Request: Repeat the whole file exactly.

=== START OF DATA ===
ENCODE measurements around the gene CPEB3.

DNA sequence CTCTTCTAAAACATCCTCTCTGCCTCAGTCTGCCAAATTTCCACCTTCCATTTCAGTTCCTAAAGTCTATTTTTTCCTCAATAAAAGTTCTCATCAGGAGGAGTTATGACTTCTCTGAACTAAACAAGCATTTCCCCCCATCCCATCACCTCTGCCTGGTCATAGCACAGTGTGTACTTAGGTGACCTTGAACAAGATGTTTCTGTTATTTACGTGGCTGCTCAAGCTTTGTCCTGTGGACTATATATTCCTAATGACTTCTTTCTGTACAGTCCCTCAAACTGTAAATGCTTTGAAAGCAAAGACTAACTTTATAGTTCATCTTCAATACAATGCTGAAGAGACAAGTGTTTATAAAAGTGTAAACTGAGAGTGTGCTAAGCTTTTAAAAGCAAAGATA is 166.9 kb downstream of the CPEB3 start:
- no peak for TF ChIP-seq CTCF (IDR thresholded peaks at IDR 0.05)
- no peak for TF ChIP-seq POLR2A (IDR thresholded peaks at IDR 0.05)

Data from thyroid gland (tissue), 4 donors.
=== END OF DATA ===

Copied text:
ENCODE measurements around the gene CPEB3.

DNA sequence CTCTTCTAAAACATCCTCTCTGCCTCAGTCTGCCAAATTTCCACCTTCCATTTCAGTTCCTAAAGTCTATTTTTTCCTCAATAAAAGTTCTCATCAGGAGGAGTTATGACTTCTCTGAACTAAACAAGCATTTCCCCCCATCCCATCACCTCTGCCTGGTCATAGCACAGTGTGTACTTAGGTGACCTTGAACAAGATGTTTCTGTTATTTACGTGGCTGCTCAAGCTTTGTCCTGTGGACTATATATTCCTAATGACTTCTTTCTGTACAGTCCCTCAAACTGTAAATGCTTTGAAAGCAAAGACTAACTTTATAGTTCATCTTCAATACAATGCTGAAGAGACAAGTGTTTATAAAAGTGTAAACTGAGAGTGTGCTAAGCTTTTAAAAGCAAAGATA is 166.9 kb downstream of the CPEB3 start:
- no peak for TF ChIP-seq CTCF (IDR thresholded peaks at IDR 0.05)
- no peak for TF ChIP-seq POLR2A (IDR thresholded peaks at IDR 0.05)

Data from thyroid gland (tissue), 4 donors.